Thank You, Web 2.0

I do not have a clue why I spend any time reading the comments accompanying stories on news sites (for example, CBC.ca).  In advance, I know that I will wish to throw my computer through a window in frustration, yet as a train-wreck appearing letter-by-letter on the screen, I must read.  I read on as eloquent messages are paired with (and apparently given equal credence to) rebuttals that might have been authored by the racist family hamster.  Consider the following example:

“The notion that supporters of the Idle No More movement are ‘terrorists’ is absurd.  That a group of people concerned about the quality of the water they drink are vilified while corporations are given carte blanche in the interest of making money is unbelievable.”

2 likes.

REPLY  “Get a job LOL.”

15 likes.

What did I do before the world of intelligent discourse was opened up to me in this way?  I can barely remember the days where I had to worry only about individual journalists advancing corporate ideologies.  Now, I can rest easy knowing that someone who skims the headline of an article on climate change can add at the bottom, “imo climate change is made up by socialists to line they’re pockets” can garner as much attention as the original article.  Don’t worry, I am aware that dissing Web 2.0 in a blog is highly hypocritical, but let’s just say I recognize both the potential and the downside of this medium.  🙂

And Your Point Is…?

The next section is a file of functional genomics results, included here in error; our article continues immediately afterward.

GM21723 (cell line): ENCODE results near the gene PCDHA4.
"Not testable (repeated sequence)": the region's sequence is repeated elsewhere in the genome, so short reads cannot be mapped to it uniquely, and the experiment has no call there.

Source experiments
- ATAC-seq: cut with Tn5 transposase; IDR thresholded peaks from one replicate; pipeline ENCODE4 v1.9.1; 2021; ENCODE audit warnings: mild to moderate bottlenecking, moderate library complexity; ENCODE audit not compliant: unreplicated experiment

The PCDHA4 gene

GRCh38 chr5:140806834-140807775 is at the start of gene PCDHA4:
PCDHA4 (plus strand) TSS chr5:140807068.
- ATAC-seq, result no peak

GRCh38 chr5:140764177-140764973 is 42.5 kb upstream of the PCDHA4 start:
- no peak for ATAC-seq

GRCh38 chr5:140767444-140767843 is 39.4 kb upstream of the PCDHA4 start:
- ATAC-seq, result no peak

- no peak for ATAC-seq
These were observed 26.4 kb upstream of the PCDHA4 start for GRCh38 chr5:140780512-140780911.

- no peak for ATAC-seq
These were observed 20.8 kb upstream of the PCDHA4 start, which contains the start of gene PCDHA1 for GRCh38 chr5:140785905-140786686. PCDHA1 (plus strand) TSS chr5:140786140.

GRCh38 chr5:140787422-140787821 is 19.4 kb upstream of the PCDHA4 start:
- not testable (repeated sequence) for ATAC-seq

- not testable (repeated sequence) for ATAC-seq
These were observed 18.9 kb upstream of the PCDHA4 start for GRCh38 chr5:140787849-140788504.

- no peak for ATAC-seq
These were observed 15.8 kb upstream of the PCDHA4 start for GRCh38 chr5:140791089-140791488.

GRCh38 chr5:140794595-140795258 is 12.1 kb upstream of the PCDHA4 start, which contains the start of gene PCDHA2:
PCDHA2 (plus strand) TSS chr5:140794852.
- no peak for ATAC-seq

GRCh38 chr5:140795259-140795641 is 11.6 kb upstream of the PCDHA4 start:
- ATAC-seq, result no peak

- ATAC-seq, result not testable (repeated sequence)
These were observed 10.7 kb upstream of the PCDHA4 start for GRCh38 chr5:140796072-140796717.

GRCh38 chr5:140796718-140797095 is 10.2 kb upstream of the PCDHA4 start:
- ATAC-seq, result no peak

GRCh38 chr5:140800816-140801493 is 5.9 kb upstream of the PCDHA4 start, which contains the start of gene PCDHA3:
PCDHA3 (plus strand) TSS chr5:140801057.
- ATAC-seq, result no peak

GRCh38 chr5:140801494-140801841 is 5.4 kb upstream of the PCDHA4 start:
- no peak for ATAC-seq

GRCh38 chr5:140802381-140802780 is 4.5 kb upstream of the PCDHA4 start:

This life.  Beautiful, sweet, terrifying life.   Existence on this planet is almost too weird to be believed, yet here we are, carbon-based meat sacks wandering around pretending we will not some day be gone.  We can mask the knowledge of our mortality or divert our attention to trivial matters, but the reality looms large.  So…what?  For those who do not believe there is a reward after death, what is the fricking point?  Maybe there is no clear point, only a nebulous, frustrating, never-attainable goal.  During our short time here, we can take responsibility for our actions and choose to be compassionate.  We can voice our dissatisfaction with the status quo, live with as small an eco-footprint as possible, and we can be kind.  We can know that we need the help of the collective to make change, but we can be catalysts for that change, by living our values and being positive forces in the world.  Even if we at times despair that we have gone too far down the roads of war, greed, and environmental destruction, we have the choice in every moment of every day to make a difference.  And if, at the end of every day, we can say that we truly tried, that we did our best, maybe that is all that matters.